Friday, May 27, 2016

The Disputed Concept Called “Consideration” in Illinois Public Pensions





From Amending Pension and Retirement Rights through “Consideration” (Posted August 10, 2012):

Simply stated, “Consideration is when a claimant promises something in exchange for the defendant’s promise.”

Consideration should have “value” that is fair to both sides. However, contracts supported by consideration are often one-sided, advantageous arrangements. We could imagine that any agreement with the Illinois General Assembly regarding “guaranteed” funding to the pension systems would not be a “valid” consideration for public employees, for example, because it would be in exchange for reductions of originally-vested benefits guaranteed by the Illinois Constitution.

What’s more, there is no question whether legislators will renege on a new promise made to public employees. The question is how soon will it happen again. Legislators can rewrite or undo any bill they pass. A conversation with any representative will verify this incongruous reality. Any "Quid Pro Quo" guaranteed by legislators will inevitably become a "Failure of Consideration."

Take for instance that “Funding” public employees’ pensions would have to be written into the Illinois Pension Code (40 ILCS 5/) to be considered a “benefit” guaranteed by the state constitution. In this way, consideration would create a contractual cause of action for the full enforcement of that expectation – an irrevocable binding contract between the state (legislators) and public employees (or would it?). This will never occur, however, because House Speaker Michael Madigan and other legislators also want to shift the normal costs of the teachers’ retirement pension to local school districts and property taxpayers, and this proposal reveals rather obvious legislative intentions.


From Consideration, Senate Bill 1313 and Senate Bill 0001 (Posted March 7, 2013):

Consideration: “the inducement to a contract, something of value given in return for a performance or a promise of performance by another, for the purpose of forming a contract…” (Law Dictionary).

According to National University of Singapore Professor Mindy Chen-Wishart, “The consideration doctrine is a moving target… Different [understandings] yield different [interpretations]… Each conception can be contradicted by another… Courts have considerable latitude in determining whether to find consideration (or not), and hence whether to enforce a promise (or not)… A contract supported by consideration can still be set aside for… misrepresentation, duress, or undue influence or its contents may be supplemented by implied terms or [be] partially invalidated because of unfairness. In these cases, the presence of serious inadequacy of consideration will usually be the major, although not the sole, factor… It would be highly undesirable to allow public officials to extract benefits in return for the performance of their existing legal duties” (Contract Law).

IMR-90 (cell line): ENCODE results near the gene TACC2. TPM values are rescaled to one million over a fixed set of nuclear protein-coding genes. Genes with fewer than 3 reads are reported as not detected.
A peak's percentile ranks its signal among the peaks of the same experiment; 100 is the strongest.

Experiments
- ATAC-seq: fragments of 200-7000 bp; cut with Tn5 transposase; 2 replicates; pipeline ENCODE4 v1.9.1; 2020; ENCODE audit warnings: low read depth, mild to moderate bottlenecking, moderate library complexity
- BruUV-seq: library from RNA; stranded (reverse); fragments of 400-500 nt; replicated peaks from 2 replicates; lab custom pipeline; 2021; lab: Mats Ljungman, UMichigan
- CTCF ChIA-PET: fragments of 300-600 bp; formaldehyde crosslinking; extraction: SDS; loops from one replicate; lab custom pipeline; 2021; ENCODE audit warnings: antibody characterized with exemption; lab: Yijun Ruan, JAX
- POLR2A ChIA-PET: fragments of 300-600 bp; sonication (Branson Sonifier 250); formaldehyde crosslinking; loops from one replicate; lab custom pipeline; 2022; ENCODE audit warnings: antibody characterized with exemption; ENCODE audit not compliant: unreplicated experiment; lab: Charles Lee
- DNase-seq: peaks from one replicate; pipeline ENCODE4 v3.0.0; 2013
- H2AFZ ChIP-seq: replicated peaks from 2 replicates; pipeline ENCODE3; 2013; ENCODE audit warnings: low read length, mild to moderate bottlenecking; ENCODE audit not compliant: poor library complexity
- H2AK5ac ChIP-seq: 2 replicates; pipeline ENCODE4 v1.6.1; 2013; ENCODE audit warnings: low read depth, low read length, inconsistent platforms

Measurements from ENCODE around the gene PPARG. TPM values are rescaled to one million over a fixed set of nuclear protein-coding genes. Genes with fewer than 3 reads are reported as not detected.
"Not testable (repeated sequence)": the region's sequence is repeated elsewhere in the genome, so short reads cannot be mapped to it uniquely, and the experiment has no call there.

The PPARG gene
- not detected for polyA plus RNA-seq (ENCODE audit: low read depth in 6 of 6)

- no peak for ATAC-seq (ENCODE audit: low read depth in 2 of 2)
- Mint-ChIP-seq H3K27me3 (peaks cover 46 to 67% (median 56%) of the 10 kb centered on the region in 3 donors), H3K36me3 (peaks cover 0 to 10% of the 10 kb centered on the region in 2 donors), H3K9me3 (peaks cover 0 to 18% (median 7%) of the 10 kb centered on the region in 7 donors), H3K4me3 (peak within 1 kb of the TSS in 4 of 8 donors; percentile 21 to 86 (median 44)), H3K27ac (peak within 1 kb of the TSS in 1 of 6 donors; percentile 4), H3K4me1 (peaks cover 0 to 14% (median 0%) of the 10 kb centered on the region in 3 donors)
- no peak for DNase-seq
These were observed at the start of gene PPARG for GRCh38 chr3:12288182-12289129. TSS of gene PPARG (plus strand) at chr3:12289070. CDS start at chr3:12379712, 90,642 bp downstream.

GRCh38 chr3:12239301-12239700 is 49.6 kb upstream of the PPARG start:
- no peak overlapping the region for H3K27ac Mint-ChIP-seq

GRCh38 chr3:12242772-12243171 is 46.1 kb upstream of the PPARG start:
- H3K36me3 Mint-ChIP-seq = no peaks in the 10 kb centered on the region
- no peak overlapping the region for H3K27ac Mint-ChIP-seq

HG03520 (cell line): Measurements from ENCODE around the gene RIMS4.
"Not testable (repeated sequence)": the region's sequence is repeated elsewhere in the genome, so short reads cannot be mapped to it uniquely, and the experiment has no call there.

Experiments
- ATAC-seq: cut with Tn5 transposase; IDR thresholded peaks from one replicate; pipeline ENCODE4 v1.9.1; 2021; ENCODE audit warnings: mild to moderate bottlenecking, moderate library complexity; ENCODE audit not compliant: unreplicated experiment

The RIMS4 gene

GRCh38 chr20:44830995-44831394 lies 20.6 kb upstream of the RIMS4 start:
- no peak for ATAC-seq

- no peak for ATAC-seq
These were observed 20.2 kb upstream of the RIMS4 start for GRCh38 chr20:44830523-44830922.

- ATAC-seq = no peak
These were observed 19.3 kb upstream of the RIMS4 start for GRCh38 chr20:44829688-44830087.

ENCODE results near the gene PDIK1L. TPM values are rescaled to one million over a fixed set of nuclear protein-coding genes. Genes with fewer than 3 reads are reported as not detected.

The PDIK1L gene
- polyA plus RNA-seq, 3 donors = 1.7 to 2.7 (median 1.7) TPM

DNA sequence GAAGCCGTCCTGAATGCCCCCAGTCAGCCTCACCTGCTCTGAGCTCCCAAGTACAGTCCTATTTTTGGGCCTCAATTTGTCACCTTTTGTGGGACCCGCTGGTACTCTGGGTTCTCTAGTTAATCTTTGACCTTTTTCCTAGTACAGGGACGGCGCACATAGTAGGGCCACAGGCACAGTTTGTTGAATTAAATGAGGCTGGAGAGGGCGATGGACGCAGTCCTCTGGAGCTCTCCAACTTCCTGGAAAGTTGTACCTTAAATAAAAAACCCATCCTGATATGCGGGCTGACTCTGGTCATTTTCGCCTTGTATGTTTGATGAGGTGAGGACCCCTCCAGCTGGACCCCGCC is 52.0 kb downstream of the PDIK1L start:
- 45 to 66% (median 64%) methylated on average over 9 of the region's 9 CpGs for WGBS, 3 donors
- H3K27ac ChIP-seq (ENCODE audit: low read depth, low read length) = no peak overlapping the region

As stated by Professor of Law Claude D. Rohwer (Emeritus) and Professor of Law Anthony M. Skrocki (Emeritus), “Consider a promise by an employer to pay a retirement pension to an employee who has already worked for a company for 30 years… Under American law and the law of other common law systems, the question that must be answered is whether this promise to pay a pension [and COLA, health care…] was made as part of a bargain. A promise to pay a pension [and COLA, health care…] is supported by valid consideration if it is made as part of the employment contract. Thus, if the employee is required to work for a… period of time in exchange for the promised pension [COLA and health care], there is a bargain...” (Contracts in a Nutshell). 

As stated earlier, contracts supported by consideration are often one-sided, advantageous arrangements. In Illinois, we can imagine that any agreement with the General Assembly regarding a “guaranteed” funding to the pension systems, for example, would not be a “valid” consideration for public employees, especially since it would be in exchange for reductions of originally-vested benefits guaranteed by the Illinois and U.S. Constitutions.

What’s more, there is no question whether legislators will renege on any new promise made to public employees. Legislators can rewrite or undo any bill they pass. For instance, the “funding” of the public employees’ pensions and offering of the health care option would have to be written into the Illinois Pension Code (40 ILCS 5/) to be considered “benefits” protected by the Illinois Constitution. In this way, consideration would create a contractual cause of action for the full enforcement of that expectation – an irrevocable binding contract between the state (legislators) and public employees. Both guaranteed funding and health care assurances are quite doubtful.

From The Concept of “Consideration” in Illinois Senate Bill 1 (Posted January 3, 2014):

 

Concerning the Non-negotiated Reduced Contribution Rate:

Reducing the contribution rate for current teachers by one percent was not a consideration. It was not negotiated; moreover, modification of contract principles for retirees was also without consent. “It is well settled that a contract, once made, must be performed according to its terms, and that any modification of those terms must be made by mutual assent and for consideration” (Ross v. May Co., 377 Ill. App. 3d 387, 389 (2007)).
 
Concerning the Non-guaranteed “Guaranteed Funding”:  

Indeed, any agreement with the Illinois General Assembly regarding “guaranteed” funding to the pension systems would not be a “valid” consideration for public employees because it would be in exchange for reductions of originally-vested benefits assured by the Illinois Constitution. Furthermore, there is no question that with the passage of Senate Bill 1, Illinois legislators have reneged on a contractual promise made to public employees and retirees based upon many similar antedated court cases. 
We are already aware that legislators can rewrite or undo any bill they pass. A conversation with any representative will verify this incongruous reality; consequently, any "Quid Pro Quo" (one thing in return for another) guaranteed by legislators can also become a "Failure of Consideration." Even if the funding of public employees’ pensions is written into the Illinois Pension Code (40 ILCS 5/) and considered a “benefit” guaranteed by the State Constitution, legislators can (and will) create another bill to challenge the language of the contract.